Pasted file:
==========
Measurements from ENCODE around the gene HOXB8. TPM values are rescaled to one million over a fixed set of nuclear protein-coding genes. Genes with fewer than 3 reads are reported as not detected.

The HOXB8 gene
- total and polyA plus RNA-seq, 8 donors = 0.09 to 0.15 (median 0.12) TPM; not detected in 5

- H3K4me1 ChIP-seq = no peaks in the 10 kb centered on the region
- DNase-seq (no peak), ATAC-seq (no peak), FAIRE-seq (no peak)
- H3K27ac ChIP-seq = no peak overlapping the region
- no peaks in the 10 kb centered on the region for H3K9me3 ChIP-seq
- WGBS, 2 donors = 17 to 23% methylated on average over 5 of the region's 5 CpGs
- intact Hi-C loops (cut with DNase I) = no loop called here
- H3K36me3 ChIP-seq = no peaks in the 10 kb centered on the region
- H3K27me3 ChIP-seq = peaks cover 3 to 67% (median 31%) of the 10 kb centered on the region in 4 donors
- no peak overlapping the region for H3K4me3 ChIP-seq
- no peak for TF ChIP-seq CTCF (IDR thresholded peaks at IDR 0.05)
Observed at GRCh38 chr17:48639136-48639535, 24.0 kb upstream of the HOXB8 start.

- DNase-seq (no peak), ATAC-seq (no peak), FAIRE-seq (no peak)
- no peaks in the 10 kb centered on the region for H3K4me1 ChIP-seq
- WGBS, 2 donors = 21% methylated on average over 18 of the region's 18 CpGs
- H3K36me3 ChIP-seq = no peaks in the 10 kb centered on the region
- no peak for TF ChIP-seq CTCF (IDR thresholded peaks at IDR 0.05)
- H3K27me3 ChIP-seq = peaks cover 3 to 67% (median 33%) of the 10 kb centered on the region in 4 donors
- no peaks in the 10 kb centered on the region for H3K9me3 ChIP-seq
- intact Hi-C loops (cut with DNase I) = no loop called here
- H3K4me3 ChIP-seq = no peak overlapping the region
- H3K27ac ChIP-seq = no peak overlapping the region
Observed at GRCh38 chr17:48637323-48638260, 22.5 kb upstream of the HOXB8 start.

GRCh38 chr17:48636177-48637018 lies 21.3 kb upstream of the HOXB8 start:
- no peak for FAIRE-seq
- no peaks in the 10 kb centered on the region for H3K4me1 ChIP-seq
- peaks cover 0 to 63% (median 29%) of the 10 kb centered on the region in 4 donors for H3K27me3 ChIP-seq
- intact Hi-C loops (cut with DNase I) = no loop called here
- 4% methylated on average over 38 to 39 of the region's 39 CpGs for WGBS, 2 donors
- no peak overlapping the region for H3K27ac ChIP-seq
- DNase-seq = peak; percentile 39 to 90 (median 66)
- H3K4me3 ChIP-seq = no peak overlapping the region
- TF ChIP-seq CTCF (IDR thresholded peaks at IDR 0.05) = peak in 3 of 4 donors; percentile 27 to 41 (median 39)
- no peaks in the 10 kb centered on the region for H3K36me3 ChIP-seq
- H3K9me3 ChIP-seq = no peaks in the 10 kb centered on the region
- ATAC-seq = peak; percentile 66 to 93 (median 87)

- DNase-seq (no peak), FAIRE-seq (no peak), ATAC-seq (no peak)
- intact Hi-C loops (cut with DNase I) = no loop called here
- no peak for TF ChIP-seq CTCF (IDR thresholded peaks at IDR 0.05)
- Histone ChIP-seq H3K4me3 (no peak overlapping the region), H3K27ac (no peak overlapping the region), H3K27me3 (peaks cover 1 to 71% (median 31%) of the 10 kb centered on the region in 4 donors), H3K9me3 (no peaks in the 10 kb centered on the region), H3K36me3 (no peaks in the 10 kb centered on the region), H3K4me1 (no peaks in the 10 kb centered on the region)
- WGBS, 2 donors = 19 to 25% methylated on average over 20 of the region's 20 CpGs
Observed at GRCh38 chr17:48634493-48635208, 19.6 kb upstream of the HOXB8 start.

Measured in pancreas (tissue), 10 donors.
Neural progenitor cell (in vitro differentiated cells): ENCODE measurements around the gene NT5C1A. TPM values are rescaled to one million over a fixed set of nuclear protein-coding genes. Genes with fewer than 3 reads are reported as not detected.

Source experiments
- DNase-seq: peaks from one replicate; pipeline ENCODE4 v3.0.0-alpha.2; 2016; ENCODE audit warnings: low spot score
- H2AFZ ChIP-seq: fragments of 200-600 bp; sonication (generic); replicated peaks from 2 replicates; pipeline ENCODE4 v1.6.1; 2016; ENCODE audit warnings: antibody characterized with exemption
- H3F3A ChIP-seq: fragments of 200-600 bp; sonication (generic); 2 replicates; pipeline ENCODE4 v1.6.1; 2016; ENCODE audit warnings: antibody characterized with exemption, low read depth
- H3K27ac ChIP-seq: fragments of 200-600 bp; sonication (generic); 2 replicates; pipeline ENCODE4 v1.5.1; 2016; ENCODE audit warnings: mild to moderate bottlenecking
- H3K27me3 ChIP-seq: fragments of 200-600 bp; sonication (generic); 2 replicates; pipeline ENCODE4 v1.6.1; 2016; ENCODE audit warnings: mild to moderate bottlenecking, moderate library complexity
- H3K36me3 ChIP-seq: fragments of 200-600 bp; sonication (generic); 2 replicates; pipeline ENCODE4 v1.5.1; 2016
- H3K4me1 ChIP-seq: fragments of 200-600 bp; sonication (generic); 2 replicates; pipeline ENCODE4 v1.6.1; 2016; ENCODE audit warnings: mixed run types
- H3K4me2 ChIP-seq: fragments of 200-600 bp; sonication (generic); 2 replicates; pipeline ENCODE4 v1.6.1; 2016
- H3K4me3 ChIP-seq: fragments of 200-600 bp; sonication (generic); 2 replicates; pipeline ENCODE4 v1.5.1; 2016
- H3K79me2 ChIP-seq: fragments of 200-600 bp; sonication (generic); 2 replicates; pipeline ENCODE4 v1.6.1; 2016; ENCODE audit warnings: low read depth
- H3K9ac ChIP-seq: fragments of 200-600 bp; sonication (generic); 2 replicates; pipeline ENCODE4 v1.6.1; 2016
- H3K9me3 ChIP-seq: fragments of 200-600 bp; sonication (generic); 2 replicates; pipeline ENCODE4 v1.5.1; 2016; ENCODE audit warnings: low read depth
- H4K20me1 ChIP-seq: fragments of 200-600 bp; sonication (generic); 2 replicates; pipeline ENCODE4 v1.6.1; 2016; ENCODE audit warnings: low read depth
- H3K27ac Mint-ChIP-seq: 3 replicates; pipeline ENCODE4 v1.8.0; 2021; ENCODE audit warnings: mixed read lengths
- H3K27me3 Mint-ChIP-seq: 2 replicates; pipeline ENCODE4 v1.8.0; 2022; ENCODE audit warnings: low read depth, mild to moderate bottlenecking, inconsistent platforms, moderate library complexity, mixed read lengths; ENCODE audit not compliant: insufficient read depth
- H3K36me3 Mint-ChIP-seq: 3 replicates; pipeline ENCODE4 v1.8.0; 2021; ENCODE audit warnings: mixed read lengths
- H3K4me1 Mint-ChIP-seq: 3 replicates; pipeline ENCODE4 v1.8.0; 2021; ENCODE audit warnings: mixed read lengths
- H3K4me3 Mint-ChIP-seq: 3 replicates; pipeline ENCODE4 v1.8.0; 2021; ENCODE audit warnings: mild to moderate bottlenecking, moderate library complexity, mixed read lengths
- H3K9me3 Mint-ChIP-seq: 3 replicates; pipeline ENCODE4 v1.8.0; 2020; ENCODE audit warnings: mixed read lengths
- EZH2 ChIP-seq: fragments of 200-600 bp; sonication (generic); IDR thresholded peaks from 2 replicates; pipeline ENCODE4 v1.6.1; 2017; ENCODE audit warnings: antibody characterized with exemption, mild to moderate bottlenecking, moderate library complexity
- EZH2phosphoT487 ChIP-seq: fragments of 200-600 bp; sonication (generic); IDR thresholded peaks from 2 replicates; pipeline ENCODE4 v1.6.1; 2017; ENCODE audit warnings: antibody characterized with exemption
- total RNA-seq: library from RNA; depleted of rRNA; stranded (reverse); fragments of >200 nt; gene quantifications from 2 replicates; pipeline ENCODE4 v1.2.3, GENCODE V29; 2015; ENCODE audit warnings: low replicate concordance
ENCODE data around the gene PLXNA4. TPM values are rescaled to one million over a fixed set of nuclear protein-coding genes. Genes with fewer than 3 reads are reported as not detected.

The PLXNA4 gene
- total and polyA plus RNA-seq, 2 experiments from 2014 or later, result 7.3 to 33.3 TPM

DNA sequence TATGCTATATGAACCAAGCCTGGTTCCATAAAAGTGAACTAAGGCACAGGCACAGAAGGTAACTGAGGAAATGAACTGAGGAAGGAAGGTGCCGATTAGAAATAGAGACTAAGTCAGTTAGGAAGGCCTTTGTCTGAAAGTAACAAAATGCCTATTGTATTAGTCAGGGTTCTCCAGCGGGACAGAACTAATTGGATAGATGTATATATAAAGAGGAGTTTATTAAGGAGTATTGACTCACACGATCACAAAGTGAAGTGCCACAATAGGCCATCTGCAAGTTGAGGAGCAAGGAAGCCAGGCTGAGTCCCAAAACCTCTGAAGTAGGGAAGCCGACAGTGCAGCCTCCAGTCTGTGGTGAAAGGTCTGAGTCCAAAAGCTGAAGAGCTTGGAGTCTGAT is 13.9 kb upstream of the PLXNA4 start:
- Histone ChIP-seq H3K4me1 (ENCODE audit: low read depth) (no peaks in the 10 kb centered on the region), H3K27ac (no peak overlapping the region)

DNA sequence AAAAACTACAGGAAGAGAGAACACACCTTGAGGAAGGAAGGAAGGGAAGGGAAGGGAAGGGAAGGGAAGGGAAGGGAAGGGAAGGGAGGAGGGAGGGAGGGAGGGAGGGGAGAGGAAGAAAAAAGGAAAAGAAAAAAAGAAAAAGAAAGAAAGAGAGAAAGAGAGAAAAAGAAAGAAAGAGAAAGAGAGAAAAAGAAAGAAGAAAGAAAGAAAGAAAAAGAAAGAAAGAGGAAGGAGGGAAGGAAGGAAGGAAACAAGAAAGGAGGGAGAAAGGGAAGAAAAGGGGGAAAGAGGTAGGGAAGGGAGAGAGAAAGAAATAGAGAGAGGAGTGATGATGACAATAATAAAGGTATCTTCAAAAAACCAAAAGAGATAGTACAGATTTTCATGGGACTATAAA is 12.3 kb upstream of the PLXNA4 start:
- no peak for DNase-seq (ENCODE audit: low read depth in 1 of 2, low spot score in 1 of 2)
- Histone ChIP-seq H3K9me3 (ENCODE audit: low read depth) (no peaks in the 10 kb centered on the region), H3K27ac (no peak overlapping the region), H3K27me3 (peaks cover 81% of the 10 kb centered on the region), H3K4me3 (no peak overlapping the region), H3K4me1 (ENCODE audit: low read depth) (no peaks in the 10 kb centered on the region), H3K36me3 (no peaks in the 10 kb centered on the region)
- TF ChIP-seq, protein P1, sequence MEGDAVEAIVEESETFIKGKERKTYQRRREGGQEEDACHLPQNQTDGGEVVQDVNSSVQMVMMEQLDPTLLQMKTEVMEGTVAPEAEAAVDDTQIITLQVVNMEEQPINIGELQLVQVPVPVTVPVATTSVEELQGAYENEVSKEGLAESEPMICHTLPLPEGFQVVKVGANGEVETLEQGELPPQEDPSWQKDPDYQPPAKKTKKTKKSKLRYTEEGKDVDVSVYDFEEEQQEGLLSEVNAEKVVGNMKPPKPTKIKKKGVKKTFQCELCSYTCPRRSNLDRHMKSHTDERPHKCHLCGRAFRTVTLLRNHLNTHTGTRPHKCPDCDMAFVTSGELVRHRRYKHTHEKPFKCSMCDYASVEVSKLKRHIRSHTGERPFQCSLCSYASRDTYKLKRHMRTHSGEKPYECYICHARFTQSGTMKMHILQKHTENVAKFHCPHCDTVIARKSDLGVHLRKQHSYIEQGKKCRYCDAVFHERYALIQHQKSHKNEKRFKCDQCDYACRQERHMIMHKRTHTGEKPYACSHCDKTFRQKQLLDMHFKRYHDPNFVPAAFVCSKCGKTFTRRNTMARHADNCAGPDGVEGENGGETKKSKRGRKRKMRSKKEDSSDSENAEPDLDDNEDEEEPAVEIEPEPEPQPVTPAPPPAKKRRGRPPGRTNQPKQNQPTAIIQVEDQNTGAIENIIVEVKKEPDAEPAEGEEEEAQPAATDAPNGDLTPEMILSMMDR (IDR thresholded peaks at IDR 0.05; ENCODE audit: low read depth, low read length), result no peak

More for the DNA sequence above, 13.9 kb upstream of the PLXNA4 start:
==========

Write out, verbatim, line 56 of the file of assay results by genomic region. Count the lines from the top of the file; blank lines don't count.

- H3K4me3 ChIP-seq: fragments of 200-600 bp; sonication (generic); 2 replicates; pipeline ENCODE4 v1.5.1; 2016